Posts Tagged ‘finance’


Special mention

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One story that can be told about today’s announcement is the Royal Swedish Academy of Sciences’ own explanation: that French economist Jean Tirole has been awarded the The Sveriges Riksbank Prize in Economic Sciences in Memory of Alfred Nobel for 2014 because he “has clarified how to understand and regulate industries with a few powerful firms.”

The other story is: Tirole has shown how much the real world of capitalism—industries that are dominated by a few firms that have extensive market power, which can charge prices much higher than costs and block the entry of other firms—differs from the fantasy taught in countless introductory courses in economics: a world of perfectly competitive firms, which have no negative effects on society and which therefore don’t need to be regulated.

In addition, Tirole (in “Intrinsic and Extrinsic Motivation,” an article with Roland Bénabou, published in the Review of Economic Studies) has challenged a central tenet of neoclassical economics, that individuals always respond positively to managerial supervision and incentives. He has demonstrated, instead, that both close supervision and monetary rewards can often times backfire, especially in the long run: they can undermine intrinsic motivations, thus explaining why workers find behavioral punishments and rewards both alienating and dehumanizing.

Last year, the Academy tried to have it both ways, offering the Prize to both Eugene Fama and Robert Schiller. This year, the message is both clearer and yet unspoken: the neoclassical model of perfect competition and individual incentives bears no relation to the kinds of capitalism that exist anywhere in the world.

And the policy implication: we’ll all be better off if we take over the large firms and let workers run them for society’s benefit.


According to the new census by Wealth-X and UBS, almost half (45 percent) of the world’s billionaires partially or fully inherited their wealth. In fact, over the past year, the number of billionaires with partly inherited wealth experienced the largest growth in both relative and absolute terms.

But, clearly, the largest number of billionaires (some 80 percent) acquired their wealth at least partly through their participation in either privately held or publicly held businesses. According to the report, 63 percent of billionaires’ primary businesses are private companies, compared to only 31 percent that are public companies and 6 percent that are other types of institutions (education, government, non-profit, and social organizations).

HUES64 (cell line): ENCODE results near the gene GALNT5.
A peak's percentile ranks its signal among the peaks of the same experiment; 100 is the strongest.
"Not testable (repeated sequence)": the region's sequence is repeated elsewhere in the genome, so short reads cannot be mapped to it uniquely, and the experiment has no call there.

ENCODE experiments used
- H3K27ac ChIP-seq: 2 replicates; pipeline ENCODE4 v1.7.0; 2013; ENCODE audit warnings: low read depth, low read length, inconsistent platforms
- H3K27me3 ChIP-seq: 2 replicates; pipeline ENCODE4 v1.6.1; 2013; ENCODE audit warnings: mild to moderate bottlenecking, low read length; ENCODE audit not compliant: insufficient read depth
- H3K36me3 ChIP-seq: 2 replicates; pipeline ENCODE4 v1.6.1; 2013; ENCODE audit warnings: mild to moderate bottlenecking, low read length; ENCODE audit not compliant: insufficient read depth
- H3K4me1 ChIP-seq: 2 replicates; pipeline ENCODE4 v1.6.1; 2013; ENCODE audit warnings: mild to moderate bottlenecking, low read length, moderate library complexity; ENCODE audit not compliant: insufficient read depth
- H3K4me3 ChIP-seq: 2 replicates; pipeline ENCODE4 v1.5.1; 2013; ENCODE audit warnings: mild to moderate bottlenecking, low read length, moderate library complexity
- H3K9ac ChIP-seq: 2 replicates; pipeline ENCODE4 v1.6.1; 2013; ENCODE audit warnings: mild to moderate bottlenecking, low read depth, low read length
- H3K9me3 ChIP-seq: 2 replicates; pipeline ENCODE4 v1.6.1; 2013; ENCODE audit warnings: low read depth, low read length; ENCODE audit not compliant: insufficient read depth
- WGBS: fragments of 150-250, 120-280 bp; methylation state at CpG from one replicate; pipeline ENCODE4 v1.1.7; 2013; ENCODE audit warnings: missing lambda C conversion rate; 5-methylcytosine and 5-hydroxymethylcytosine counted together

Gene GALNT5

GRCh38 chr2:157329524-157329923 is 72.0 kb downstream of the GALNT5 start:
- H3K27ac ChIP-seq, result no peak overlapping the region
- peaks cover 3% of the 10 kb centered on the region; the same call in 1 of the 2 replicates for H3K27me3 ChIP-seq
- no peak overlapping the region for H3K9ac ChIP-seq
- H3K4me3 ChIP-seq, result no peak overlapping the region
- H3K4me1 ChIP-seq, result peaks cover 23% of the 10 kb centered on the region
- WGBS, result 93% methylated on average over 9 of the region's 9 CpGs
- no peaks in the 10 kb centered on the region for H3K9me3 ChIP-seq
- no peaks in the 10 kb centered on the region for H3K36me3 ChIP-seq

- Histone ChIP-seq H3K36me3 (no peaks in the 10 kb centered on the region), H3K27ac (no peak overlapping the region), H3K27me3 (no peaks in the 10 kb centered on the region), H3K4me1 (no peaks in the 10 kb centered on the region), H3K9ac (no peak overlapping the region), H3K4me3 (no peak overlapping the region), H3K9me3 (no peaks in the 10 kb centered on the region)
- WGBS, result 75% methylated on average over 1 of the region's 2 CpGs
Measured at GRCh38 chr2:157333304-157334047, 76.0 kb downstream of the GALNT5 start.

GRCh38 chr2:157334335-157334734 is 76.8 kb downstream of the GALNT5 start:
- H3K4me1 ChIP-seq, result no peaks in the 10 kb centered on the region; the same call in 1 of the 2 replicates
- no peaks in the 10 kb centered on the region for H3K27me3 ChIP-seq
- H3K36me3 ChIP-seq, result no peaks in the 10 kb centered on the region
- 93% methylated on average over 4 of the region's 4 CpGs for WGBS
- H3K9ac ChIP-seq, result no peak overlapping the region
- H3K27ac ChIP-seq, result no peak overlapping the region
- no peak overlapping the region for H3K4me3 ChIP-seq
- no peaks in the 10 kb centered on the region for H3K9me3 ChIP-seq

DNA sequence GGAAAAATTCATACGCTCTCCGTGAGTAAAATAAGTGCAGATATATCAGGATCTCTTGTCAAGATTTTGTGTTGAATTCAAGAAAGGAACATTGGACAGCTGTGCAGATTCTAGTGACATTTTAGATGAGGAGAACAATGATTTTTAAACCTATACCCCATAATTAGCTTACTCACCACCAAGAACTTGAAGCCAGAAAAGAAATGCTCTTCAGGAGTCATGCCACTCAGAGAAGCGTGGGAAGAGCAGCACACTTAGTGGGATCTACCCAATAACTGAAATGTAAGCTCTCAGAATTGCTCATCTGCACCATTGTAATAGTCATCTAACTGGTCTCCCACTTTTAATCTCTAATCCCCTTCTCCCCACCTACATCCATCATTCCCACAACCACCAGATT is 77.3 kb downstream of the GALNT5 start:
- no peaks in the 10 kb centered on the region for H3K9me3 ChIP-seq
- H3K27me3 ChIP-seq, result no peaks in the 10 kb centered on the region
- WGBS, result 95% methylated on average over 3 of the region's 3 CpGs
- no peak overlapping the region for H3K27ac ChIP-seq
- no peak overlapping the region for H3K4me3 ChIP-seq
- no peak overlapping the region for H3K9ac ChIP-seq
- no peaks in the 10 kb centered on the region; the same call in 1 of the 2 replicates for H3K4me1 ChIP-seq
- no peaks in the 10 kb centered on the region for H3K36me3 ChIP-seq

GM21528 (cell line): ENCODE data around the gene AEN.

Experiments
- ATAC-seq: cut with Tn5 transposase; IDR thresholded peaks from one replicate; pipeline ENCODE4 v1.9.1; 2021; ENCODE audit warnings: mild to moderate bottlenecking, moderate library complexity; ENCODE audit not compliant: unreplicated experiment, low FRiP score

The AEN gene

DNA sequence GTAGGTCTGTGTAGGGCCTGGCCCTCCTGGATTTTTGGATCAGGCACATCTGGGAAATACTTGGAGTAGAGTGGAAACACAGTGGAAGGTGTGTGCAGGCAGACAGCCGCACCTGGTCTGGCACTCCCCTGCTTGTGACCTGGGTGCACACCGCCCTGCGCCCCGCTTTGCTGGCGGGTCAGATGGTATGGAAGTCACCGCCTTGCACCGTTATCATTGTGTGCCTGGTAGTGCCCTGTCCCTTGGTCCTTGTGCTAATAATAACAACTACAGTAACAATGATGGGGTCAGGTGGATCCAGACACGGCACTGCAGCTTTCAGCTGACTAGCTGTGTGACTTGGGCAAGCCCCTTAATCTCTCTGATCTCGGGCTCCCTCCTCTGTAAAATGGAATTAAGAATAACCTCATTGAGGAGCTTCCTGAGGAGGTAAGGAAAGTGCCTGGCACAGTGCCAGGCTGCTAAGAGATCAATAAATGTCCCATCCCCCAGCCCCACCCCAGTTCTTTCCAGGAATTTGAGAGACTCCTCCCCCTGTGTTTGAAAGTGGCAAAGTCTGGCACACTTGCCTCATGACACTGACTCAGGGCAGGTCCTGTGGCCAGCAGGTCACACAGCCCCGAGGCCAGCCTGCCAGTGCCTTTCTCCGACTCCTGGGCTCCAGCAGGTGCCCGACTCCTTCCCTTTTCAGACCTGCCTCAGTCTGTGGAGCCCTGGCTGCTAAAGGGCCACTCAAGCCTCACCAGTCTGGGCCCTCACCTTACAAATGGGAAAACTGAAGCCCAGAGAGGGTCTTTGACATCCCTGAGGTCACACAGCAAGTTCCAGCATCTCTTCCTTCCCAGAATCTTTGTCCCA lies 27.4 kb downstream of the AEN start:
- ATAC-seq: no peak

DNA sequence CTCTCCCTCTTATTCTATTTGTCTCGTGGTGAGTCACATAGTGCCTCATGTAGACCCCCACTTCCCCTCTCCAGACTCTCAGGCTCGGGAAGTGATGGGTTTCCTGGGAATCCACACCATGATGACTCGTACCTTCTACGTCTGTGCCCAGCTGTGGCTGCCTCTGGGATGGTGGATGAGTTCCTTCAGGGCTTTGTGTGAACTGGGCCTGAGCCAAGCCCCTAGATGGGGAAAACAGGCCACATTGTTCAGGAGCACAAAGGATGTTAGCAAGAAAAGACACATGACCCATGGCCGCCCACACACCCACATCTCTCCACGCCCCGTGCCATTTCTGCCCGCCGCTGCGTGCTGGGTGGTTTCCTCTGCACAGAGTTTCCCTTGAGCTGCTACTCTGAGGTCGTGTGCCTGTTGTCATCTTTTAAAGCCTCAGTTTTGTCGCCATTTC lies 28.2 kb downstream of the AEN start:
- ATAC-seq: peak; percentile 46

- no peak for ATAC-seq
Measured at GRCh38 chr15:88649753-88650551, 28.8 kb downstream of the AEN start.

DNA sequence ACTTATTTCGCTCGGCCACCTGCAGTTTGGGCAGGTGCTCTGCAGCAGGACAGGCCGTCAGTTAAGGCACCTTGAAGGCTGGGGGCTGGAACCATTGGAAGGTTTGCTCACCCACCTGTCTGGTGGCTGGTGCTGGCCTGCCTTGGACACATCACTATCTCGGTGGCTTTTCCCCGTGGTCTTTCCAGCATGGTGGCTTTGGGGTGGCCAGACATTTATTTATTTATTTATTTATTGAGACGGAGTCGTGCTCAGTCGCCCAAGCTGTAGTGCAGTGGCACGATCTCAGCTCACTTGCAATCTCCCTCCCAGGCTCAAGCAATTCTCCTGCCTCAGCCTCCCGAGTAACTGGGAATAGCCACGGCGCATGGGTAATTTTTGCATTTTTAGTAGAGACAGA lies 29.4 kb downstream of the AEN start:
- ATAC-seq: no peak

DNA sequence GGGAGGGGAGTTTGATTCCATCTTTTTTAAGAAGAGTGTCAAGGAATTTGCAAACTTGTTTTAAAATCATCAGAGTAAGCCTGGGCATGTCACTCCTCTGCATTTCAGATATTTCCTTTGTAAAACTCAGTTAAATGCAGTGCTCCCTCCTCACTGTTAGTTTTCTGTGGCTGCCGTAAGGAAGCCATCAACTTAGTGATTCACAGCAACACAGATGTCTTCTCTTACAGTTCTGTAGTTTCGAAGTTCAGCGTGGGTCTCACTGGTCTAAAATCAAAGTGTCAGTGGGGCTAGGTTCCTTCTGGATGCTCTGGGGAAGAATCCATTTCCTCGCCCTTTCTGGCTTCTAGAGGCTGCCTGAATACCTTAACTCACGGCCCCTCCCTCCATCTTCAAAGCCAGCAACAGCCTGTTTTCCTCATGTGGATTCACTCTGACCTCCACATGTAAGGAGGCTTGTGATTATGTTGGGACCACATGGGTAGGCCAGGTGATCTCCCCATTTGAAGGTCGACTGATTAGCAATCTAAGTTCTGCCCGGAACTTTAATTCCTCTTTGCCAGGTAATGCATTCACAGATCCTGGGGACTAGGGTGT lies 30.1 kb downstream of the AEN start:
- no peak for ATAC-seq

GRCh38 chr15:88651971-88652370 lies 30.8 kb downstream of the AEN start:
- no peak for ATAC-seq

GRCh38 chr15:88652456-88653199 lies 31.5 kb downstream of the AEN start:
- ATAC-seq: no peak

Opportunities for significant wealth gains can be found across most, if not all, industries. But certain industries have been particularly important sources of billionaires’ wealth generation. The largest share of the world’s billionaires have made their fortunes through finance, banking, and investment. But, outside of Europe and the United States—for Latin America and the Caribbean, Asia, Africa, and the Middle East—the largest proportion of new billionaires made their fortunes in industrial conglomerates.

In other words, most billionaires acquired their fortunes—either now or in the past—by helping themselves to the surplus created by their employees.


Special mention

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Heinrich Kley, "Sabotage" (Betriebsstorung)

Heinrich Kley, “Sabotage” (Betriebsstorung)

I have long argued (e.g., here and here) that capitalism involves a kind of pact with the devil: control over the surplus is reluctantly given over to the top 1 percent in return for certain promises, such as just deserts, economic stability, and full employment.

In recent years, as so often in the past, we’ve witnessed those at the top sabotaging the pact (simply because they have the means and interest to do so) and now, once again, they’ve undermined their legitimacy to run things.

First, they broke their promise of just deserts, as the distribution of income has become increasingly (and, to describe it accurately, grotesquely) unequal and the tendency toward high concentrations of wealth has returned, threatening to create a new class of coupon-clippers. Then, they ended the Great Moderation with speculative decisions that ushered in the worst economic crisis since the First Great Depression. And, now, the promise of full employment appears to be falling prey to the prospect of secular stagnation.